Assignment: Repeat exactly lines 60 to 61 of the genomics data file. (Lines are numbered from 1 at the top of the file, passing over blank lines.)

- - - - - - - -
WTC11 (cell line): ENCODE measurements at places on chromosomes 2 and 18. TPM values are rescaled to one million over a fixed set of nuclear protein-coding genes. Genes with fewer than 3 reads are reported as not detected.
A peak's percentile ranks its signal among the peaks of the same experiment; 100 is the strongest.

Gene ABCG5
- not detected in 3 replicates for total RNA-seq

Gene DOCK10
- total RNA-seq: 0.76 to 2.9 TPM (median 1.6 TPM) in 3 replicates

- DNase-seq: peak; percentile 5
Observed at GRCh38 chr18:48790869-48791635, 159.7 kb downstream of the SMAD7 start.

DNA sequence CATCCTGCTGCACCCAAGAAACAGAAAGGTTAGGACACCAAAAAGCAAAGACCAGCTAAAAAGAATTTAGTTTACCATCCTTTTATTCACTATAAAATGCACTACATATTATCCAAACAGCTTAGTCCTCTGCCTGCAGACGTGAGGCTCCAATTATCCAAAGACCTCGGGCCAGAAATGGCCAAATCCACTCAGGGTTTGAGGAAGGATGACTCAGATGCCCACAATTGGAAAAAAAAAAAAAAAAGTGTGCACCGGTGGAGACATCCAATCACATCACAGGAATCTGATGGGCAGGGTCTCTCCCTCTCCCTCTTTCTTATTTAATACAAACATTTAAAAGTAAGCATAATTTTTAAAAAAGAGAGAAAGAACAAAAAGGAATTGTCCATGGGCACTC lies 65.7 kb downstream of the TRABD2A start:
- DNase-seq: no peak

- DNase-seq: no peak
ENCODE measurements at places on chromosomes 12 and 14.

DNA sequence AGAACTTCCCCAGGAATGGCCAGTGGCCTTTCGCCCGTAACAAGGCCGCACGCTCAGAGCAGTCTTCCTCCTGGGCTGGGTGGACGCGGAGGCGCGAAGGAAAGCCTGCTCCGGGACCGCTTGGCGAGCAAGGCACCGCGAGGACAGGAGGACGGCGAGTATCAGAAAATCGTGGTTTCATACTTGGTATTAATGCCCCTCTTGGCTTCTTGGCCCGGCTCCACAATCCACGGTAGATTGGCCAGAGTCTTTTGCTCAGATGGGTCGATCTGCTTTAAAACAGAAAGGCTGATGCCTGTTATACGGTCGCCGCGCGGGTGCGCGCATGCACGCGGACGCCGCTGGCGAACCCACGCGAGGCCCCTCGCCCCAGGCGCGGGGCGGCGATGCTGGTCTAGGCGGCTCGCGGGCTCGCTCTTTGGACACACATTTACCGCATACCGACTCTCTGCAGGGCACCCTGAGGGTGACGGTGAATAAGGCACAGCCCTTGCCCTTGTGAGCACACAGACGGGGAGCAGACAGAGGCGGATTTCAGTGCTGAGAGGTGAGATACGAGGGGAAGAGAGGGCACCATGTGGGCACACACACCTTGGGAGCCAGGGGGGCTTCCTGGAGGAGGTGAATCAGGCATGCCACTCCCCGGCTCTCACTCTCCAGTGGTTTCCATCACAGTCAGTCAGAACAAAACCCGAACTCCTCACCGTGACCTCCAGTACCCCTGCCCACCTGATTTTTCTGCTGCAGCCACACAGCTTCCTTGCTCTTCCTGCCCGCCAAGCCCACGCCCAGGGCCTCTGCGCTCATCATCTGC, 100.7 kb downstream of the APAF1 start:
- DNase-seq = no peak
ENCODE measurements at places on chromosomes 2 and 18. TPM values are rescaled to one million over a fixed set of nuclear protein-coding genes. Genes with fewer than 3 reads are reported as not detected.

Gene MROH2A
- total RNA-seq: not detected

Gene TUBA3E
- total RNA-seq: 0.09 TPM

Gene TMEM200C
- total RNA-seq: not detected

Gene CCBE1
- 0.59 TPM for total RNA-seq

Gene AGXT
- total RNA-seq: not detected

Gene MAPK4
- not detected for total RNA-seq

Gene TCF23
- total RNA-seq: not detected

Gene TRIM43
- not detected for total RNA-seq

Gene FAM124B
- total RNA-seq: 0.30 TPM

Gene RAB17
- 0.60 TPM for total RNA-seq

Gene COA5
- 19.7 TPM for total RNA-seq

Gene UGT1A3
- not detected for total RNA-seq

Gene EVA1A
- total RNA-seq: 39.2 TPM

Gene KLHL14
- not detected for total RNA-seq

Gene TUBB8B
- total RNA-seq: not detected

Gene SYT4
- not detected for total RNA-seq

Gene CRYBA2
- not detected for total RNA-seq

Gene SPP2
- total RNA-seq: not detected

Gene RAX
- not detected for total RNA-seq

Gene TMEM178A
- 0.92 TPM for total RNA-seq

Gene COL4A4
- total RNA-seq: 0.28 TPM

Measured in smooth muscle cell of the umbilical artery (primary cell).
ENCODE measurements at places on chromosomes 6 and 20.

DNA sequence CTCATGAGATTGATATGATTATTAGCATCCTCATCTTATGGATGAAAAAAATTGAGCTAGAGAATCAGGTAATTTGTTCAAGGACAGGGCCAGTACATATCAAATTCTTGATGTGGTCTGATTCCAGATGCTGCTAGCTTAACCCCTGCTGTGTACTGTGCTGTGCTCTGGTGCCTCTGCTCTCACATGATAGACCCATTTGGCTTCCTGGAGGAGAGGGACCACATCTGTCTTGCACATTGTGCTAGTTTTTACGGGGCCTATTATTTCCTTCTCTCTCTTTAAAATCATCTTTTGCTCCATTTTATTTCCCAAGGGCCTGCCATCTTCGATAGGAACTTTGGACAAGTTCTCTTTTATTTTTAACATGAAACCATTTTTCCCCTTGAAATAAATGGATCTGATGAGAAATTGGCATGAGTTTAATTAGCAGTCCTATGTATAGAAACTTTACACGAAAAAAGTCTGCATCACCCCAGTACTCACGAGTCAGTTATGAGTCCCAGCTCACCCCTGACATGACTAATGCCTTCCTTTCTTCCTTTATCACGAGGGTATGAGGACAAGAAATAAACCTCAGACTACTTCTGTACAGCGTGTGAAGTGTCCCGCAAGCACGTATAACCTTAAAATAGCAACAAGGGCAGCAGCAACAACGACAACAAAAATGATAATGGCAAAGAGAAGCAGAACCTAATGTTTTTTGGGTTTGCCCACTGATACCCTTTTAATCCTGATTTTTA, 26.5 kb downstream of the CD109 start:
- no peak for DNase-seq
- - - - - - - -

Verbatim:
DNA sequence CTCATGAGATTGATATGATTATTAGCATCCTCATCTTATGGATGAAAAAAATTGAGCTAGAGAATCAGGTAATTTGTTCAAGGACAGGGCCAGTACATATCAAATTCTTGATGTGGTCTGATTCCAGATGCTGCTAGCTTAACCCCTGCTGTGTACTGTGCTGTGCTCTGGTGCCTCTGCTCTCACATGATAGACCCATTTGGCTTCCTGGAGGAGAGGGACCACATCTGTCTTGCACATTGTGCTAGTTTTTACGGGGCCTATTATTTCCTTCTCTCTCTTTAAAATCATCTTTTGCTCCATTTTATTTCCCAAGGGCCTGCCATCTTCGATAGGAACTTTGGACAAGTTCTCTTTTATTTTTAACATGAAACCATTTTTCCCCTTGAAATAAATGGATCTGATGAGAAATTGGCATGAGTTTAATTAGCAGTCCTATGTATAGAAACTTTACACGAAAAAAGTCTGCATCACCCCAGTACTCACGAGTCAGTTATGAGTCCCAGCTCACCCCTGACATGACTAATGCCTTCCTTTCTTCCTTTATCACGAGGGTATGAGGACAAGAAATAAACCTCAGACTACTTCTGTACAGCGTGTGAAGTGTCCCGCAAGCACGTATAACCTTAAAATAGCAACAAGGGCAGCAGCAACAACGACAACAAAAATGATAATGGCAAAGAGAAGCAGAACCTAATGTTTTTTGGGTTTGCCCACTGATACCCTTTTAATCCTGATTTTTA, 26.5 kb downstream of the CD109 start:
- no peak for DNase-seq